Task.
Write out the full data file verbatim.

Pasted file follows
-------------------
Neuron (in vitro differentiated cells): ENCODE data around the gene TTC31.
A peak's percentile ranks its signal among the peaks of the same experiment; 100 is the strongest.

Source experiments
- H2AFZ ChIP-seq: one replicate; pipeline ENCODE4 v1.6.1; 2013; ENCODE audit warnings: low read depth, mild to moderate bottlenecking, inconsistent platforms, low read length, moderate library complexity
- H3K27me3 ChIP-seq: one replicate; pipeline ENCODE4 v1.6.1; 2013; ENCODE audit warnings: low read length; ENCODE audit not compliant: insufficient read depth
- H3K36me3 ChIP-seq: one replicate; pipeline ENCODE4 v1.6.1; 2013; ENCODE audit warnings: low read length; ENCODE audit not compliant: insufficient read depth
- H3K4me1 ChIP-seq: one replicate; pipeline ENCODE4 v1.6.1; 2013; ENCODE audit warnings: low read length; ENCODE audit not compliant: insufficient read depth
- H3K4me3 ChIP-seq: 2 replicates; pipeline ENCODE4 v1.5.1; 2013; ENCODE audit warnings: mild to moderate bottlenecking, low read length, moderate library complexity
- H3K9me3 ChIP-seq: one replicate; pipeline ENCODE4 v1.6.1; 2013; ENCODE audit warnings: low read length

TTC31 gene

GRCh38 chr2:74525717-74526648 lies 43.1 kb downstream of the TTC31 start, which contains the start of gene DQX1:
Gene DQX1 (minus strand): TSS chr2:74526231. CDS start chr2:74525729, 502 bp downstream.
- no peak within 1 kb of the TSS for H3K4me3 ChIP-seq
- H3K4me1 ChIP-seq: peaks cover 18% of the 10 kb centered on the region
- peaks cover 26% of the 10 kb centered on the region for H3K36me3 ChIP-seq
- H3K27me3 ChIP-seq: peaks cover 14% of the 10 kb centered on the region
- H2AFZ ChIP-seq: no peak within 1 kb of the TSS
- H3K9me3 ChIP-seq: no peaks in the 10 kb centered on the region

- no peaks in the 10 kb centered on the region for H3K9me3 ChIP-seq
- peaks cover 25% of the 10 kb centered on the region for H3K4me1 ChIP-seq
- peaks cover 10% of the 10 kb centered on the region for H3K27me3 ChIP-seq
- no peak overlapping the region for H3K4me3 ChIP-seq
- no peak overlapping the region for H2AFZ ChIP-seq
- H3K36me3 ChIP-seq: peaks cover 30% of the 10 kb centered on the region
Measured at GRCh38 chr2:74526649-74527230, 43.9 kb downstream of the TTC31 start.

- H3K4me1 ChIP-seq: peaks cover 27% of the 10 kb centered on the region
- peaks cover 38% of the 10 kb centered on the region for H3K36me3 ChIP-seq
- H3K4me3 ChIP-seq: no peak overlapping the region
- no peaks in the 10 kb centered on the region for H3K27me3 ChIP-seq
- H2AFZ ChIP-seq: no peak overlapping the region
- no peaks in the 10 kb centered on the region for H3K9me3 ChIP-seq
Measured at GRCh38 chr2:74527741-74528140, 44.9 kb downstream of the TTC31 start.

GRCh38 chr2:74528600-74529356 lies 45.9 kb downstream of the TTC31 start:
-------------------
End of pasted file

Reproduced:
Neuron (in vitro differentiated cells): ENCODE data around the gene TTC31.
A peak's percentile ranks its signal among the peaks of the same experiment; 100 is the strongest.

Source experiments
- H2AFZ ChIP-seq: one replicate; pipeline ENCODE4 v1.6.1; 2013; ENCODE audit warnings: low read depth, mild to moderate bottlenecking, inconsistent platforms, low read length, moderate library complexity
- H3K27me3 ChIP-seq: one replicate; pipeline ENCODE4 v1.6.1; 2013; ENCODE audit warnings: low read length; ENCODE audit not compliant: insufficient read depth
- H3K36me3 ChIP-seq: one replicate; pipeline ENCODE4 v1.6.1; 2013; ENCODE audit warnings: low read length; ENCODE audit not compliant: insufficient read depth
- H3K4me1 ChIP-seq: one replicate; pipeline ENCODE4 v1.6.1; 2013; ENCODE audit warnings: low read length; ENCODE audit not compliant: insufficient read depth
- H3K4me3 ChIP-seq: 2 replicates; pipeline ENCODE4 v1.5.1; 2013; ENCODE audit warnings: mild to moderate bottlenecking, low read length, moderate library complexity
- H3K9me3 ChIP-seq: one replicate; pipeline ENCODE4 v1.6.1; 2013; ENCODE audit warnings: low read length

TTC31 gene

GRCh38 chr2:74525717-74526648 lies 43.1 kb downstream of the TTC31 start, which contains the start of gene DQX1:
Gene DQX1 (minus strand): TSS chr2:74526231. CDS start chr2:74525729, 502 bp downstream.
- no peak within 1 kb of the TSS for H3K4me3 ChIP-seq
- H3K4me1 ChIP-seq: peaks cover 18% of the 10 kb centered on the region
- peaks cover 26% of the 10 kb centered on the region for H3K36me3 ChIP-seq
- H3K27me3 ChIP-seq: peaks cover 14% of the 10 kb centered on the region
- H2AFZ ChIP-seq: no peak within 1 kb of the TSS
- H3K9me3 ChIP-seq: no peaks in the 10 kb centered on the region

- no peaks in the 10 kb centered on the region for H3K9me3 ChIP-seq
- peaks cover 25% of the 10 kb centered on the region for H3K4me1 ChIP-seq
- peaks cover 10% of the 10 kb centered on the region for H3K27me3 ChIP-seq
- no peak overlapping the region for H3K4me3 ChIP-seq
- no peak overlapping the region for H2AFZ ChIP-seq
- H3K36me3 ChIP-seq: peaks cover 30% of the 10 kb centered on the region
Measured at GRCh38 chr2:74526649-74527230, 43.9 kb downstream of the TTC31 start.

- H3K4me1 ChIP-seq: peaks cover 27% of the 10 kb centered on the region
- peaks cover 38% of the 10 kb centered on the region for H3K36me3 ChIP-seq
- H3K4me3 ChIP-seq: no peak overlapping the region
- no peaks in the 10 kb centered on the region for H3K27me3 ChIP-seq
- H2AFZ ChIP-seq: no peak overlapping the region
- no peaks in the 10 kb centered on the region for H3K9me3 ChIP-seq
Measured at GRCh38 chr2:74527741-74528140, 44.9 kb downstream of the TTC31 start.

GRCh38 chr2:74528600-74529356 lies 45.9 kb downstream of the TTC31 start: